Randy Billings’ recent article about tipped workers expressing concern about an increase in the minimum wage (“Tipped employees in Portland say wage hike could hurt,” July 24) failed to help readers deepen their understanding of the issue.

His story reported a national average hourly income for tipped restaurant workers of $10.25, according to the U.S. Bureau of Labor Statistics. Billings should have cited that same agency’s statistics for our local region as well (available online at http://tinyurl.com/qzcpr8d).

Waiters and waitresses earn, on average, just $9.80 per hour in the Portland-South Portland-Biddeford area. That translates to an annual income of only $20,390 for a full-time worker.

As the minimum-wage ordinance recently passed by the City Council notes, a full-time worker needs to earn $19.46 per hour to afford the fair market rent for a two-bedroom apartment in Portland.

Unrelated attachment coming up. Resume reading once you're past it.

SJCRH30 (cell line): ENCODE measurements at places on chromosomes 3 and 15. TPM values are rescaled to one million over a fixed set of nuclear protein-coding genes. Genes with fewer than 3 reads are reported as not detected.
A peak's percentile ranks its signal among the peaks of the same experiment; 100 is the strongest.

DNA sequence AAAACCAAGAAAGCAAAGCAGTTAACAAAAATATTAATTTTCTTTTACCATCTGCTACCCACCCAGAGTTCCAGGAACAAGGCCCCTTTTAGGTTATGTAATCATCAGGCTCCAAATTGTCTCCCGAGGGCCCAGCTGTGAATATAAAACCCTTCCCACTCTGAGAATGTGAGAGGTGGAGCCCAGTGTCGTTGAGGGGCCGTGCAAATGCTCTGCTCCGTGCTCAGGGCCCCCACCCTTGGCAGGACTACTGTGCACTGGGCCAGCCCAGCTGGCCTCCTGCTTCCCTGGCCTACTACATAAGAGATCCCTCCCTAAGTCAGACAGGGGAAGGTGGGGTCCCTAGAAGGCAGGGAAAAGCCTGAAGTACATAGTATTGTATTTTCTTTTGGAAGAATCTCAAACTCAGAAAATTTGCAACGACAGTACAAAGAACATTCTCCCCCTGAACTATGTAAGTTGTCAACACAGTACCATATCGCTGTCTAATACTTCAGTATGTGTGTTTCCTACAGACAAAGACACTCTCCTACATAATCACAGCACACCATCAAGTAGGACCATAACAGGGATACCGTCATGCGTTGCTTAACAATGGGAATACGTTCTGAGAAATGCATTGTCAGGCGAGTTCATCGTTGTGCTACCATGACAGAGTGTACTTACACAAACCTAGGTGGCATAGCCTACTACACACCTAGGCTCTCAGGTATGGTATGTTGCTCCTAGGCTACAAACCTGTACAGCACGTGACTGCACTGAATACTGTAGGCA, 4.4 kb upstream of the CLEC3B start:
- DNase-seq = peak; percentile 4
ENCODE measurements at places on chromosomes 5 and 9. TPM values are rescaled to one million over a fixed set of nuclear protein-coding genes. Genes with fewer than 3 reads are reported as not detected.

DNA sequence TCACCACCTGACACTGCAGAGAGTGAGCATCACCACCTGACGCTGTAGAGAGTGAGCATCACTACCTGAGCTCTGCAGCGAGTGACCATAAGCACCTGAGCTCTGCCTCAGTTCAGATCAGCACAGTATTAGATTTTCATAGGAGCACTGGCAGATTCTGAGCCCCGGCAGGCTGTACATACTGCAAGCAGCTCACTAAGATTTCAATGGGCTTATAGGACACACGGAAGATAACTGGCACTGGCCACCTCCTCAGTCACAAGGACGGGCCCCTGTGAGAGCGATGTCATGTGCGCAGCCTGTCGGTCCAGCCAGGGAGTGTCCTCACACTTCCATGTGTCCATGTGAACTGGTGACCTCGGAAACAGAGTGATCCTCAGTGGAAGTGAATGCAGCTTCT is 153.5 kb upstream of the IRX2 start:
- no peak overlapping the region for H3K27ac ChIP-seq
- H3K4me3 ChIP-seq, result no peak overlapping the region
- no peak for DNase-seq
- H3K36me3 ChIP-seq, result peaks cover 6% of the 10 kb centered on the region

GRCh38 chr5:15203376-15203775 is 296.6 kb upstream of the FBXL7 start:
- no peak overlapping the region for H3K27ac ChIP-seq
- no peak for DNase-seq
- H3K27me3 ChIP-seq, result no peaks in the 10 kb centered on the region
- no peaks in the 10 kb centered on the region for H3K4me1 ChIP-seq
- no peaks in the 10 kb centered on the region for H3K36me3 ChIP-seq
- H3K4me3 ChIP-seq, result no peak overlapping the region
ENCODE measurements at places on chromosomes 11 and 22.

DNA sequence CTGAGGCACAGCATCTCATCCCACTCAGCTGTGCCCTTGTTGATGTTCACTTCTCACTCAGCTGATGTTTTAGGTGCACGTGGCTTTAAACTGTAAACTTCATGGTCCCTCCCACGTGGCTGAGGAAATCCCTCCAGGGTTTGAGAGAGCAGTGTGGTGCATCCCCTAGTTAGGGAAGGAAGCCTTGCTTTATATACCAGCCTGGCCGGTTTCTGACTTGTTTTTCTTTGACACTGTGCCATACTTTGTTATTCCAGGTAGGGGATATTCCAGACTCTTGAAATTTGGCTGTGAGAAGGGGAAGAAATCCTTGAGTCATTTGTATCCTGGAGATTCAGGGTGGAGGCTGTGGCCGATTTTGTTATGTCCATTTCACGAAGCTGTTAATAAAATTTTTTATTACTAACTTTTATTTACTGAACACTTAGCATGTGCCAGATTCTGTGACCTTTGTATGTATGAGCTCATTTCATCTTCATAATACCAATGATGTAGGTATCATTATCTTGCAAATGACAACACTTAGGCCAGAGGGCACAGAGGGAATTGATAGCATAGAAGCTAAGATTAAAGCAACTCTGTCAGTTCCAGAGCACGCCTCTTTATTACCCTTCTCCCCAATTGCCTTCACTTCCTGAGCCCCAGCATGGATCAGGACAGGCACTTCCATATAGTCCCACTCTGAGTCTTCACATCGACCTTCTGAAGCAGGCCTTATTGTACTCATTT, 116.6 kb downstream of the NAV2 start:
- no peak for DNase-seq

The Maine Restaurant Association and the owners of downtown restaurants have been consistently misleading the City Council and the public by arguing that most or all tipped restaurant workers in Portland earn at least the $20 per hour that would allow them to live in the city where they work.

There is a clear contradiction between the position of the restaurant industry and the data from the U.S. Bureau of Labor Statistics.

Billings should have used his platform as a journalist to help readers understand that contradiction by giving a voice to the tipped restaurant workers who earn average and below-average wages.

Instead, by limiting his interviewing to just restaurants in the downtown area, his article only amplified the voice of those who have already been heard.

Tom Walsh